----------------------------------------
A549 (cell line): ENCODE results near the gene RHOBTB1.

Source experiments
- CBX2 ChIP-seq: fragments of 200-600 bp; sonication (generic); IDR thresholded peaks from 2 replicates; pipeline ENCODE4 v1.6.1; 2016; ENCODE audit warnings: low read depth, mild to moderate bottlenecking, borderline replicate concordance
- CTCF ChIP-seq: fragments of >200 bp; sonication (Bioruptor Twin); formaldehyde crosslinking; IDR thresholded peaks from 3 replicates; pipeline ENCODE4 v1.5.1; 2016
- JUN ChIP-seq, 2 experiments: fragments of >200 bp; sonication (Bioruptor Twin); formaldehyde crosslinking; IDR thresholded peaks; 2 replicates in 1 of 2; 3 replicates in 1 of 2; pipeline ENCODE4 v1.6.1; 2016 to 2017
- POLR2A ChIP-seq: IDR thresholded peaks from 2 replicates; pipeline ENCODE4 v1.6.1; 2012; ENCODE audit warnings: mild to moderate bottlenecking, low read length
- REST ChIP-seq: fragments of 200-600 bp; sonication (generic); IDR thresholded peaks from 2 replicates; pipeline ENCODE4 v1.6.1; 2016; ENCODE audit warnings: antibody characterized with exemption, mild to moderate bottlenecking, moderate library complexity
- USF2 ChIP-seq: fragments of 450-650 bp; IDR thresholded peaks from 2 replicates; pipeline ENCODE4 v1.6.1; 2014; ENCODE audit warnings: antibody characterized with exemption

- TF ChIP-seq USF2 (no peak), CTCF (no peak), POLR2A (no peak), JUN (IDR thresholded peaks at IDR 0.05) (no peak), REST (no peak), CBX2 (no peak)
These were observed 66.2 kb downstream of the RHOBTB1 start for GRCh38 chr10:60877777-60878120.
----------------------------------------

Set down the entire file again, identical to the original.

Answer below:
A549 (cell line): ENCODE results near the gene RHOBTB1.

Source experiments
- CBX2 ChIP-seq: fragments of 200-600 bp; sonication (generic); IDR thresholded peaks from 2 replicates; pipeline ENCODE4 v1.6.1; 2016; ENCODE audit warnings: low read depth, mild to moderate bottlenecking, borderline replicate concordance
- CTCF ChIP-seq: fragments of >200 bp; sonication (Bioruptor Twin); formaldehyde crosslinking; IDR thresholded peaks from 3 replicates; pipeline ENCODE4 v1.5.1; 2016
- JUN ChIP-seq, 2 experiments: fragments of >200 bp; sonication (Bioruptor Twin); formaldehyde crosslinking; IDR thresholded peaks; 2 replicates in 1 of 2; 3 replicates in 1 of 2; pipeline ENCODE4 v1.6.1; 2016 to 2017
- POLR2A ChIP-seq: IDR thresholded peaks from 2 replicates; pipeline ENCODE4 v1.6.1; 2012; ENCODE audit warnings: mild to moderate bottlenecking, low read length
- REST ChIP-seq: fragments of 200-600 bp; sonication (generic); IDR thresholded peaks from 2 replicates; pipeline ENCODE4 v1.6.1; 2016; ENCODE audit warnings: antibody characterized with exemption, mild to moderate bottlenecking, moderate library complexity
- USF2 ChIP-seq: fragments of 450-650 bp; IDR thresholded peaks from 2 replicates; pipeline ENCODE4 v1.6.1; 2014; ENCODE audit warnings: antibody characterized with exemption

- TF ChIP-seq USF2 (no peak), CTCF (no peak), POLR2A (no peak), JUN (IDR thresholded peaks at IDR 0.05) (no peak), REST (no peak), CBX2 (no peak)
These were observed 66.2 kb downstream of the RHOBTB1 start for GRCh38 chr10:60877777-60878120.